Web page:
Drugs

Legalizing Marijuana Doesn’t Increase Crime—In Fact, It Might Reduce It

Crime stats show homicide and assault rates actually tend to decrease near dispensaries.

Photo Credit: Sonya Yruel/Drug Policy Alliance

The facts are in: legalizing medical marijuana does not increase crime rates, according to historical crime statistics. The results of a study conducted by researchers at the University of Texas, Dallas, show that not only do crime rates not increase in states that legalize pot, the rates of certain crimes tend to drop. As the researchers concluded in the study, legalization “may be correlated with a reduction in homicide and assault rates” in some areas.

The study results are published in a March 26 article in the journal PLOS One. They analyze the association between medical marijuana legalization and state crime rates for all Part I offenses in the FBI’s Uniform Crime Report (UCR) for the 11 states that legalized medical marijuana between 1990 and 2006. As the Washington Postnotes in a March 26 article, crime across the US was already “broadly falling” during this time period, but the study took a closer look and was able to conclude that there was no recognizable increase in crime in any of those states following legalization. The study looked specifically at the differences between the 11 states, as well as the differences within each of those states before and after legalization. It controlled for outside influences on crime rates, including income and education levels, employment and poverty rates, urban demographics, age, the number of police officers on duty and per capita prison inmate population. It also factored in beer consumption per-capita using data from the Beer Institute.

There was no increase in homicide, rape, robbery, assault, burglary, larceny, or auto theft.

The study’s researchers concluded that the reasons crime didn’t spike in medical marijuana states might have to do with the inherent cultural attitudes in areas that legalize marijuana:

“Perhaps the more likely explanation of the current findings is that [medical marijuana] laws reflect behaviors and attitudes that have been established in those societies. If these attitudes and behaviors reflect a more tolerant populace that is less likely to infringe on one another’s personal rights, we are unlikely to expect an increase in crime and might even anticipate a slight reduction in personal crimes.”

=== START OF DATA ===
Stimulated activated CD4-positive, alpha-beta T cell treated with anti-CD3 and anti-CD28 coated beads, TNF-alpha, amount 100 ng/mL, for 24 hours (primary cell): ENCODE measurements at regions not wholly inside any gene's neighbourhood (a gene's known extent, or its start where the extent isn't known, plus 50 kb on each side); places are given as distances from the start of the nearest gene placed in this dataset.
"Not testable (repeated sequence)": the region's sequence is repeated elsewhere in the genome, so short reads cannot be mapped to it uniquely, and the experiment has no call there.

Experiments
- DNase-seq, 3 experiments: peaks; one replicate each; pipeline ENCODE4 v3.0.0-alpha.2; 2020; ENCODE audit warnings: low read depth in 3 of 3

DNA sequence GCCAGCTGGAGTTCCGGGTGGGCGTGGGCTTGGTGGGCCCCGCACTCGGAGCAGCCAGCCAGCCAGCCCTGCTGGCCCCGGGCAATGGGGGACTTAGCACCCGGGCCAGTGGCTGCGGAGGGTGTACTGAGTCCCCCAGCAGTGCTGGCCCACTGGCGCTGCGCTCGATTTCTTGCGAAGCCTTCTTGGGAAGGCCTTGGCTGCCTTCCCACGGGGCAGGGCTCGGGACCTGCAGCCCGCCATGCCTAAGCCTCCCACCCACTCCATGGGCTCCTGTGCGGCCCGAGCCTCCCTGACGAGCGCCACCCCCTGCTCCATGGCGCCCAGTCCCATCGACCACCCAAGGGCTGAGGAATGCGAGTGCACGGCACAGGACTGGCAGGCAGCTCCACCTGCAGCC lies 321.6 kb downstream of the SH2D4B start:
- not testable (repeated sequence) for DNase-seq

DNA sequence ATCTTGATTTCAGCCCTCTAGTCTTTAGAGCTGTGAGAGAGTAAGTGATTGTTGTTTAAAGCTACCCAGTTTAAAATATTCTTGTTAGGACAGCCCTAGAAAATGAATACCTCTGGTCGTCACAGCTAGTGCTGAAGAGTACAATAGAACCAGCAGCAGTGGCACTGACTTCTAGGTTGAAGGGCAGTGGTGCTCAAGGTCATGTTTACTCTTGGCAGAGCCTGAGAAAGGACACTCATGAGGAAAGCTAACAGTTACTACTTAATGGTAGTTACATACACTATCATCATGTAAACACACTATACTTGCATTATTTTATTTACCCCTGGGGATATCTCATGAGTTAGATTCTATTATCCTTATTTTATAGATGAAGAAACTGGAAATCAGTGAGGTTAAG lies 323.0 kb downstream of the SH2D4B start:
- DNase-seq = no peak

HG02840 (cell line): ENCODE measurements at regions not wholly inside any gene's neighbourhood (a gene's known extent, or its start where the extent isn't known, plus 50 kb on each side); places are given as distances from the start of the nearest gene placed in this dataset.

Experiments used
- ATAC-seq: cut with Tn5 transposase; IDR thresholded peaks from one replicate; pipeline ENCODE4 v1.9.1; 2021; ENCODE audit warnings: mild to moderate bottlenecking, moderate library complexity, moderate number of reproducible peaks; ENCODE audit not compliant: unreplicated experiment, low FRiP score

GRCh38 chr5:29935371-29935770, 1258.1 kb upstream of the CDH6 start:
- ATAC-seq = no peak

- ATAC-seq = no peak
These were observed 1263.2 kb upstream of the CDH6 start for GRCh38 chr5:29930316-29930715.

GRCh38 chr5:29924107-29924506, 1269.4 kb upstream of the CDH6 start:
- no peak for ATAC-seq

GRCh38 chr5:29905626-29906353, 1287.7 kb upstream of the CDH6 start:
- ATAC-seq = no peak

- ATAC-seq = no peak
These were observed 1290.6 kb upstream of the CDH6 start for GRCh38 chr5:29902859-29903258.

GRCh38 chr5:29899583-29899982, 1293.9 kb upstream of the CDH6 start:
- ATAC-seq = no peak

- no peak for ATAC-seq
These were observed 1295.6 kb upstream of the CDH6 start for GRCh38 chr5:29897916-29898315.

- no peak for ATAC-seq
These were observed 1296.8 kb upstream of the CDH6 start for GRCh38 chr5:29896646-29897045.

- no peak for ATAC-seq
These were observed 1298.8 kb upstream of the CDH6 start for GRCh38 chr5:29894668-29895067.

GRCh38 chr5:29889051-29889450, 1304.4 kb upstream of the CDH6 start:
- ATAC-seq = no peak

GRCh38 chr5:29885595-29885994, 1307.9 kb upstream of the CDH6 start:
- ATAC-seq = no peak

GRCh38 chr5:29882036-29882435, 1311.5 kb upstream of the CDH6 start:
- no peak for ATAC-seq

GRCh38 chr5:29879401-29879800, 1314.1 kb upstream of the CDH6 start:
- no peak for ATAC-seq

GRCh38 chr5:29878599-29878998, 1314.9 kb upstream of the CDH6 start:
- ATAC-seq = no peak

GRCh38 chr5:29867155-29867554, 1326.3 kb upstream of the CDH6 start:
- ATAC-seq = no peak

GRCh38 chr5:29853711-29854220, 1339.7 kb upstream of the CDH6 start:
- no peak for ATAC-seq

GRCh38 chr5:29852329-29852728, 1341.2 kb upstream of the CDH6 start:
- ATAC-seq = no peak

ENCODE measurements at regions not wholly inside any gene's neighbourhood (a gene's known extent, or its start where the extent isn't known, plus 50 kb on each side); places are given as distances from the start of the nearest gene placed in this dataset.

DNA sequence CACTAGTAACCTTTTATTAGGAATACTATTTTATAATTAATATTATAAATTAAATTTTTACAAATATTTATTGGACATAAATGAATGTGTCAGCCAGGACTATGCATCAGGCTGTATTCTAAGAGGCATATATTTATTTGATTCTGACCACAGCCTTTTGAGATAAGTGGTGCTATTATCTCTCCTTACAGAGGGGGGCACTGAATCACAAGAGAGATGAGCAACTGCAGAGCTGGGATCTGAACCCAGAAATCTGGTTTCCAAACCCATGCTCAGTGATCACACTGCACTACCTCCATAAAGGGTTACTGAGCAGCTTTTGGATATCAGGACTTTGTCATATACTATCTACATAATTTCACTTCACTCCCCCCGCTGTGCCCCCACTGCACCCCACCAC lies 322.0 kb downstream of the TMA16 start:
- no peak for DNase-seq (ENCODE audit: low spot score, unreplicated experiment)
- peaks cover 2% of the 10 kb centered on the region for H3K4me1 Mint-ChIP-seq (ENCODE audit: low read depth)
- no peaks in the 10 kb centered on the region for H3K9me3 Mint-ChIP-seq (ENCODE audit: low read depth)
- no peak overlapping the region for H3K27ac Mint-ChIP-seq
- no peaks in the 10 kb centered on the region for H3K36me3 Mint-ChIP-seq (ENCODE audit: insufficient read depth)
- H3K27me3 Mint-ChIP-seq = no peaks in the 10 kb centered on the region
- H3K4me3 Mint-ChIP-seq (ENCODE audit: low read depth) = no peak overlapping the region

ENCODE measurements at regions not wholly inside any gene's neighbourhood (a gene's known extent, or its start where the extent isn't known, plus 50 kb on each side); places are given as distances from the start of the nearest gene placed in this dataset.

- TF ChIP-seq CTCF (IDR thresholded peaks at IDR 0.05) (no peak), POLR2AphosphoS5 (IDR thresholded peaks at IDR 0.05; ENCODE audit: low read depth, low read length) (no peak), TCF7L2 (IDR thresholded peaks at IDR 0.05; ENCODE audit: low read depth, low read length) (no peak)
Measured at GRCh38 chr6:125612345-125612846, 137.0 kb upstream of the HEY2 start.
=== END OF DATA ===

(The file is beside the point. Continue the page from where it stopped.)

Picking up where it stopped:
Marijuana dispensaries make no secret that they’re chock-full of an expensive, federally illicit substance, so it’s common sense—at least for someone searching for an argument against legalization—to assume that robberies or burglaries might increase near those facilities. The fact that those crimes did not increase is significant.

As the Washington Post article notes, also interesting is the fact that homicide and assault rates actually tend to decrease near dispensaries. In their analysis of the study, the researchers state that this change might just be a statistical artifact of their analysis. They also note it’s possible marijuana legalization leads to decreased alcohol consumption, which has been proven to influence assault and homicide rates:

“...these results do fall in line with recent evidence [29] and they conform to the longstanding notion that marijuana legalization may lead to a reduction in alcohol use due to individuals substituting marijuana for alcohol [see generally 29, 30]. Given the relationship between alcohol and violent crime [31], it may turn out that substituting marijuana for alcohol leads to minor reductions in violent crimes that can be detected at the state level.”

April M. Short is a yoga teacher and writer who previously worked as AlterNet's drugs and health editor. She currently works part-time for AlterNet, and freelances for a number of publications nationwide. She worked as story/line-producer for Psychedelic Science 2017 — Short Form Documentary.

Sign Up!
Get AlterNet's Daily Newsletter in Your Inbox
+ sign up for additional lists
[x]
Select additional lists by selecting the checkboxes below before clicking Subscribe:
Activism
Drugs
Economy
Education
Environment
Food
Media
World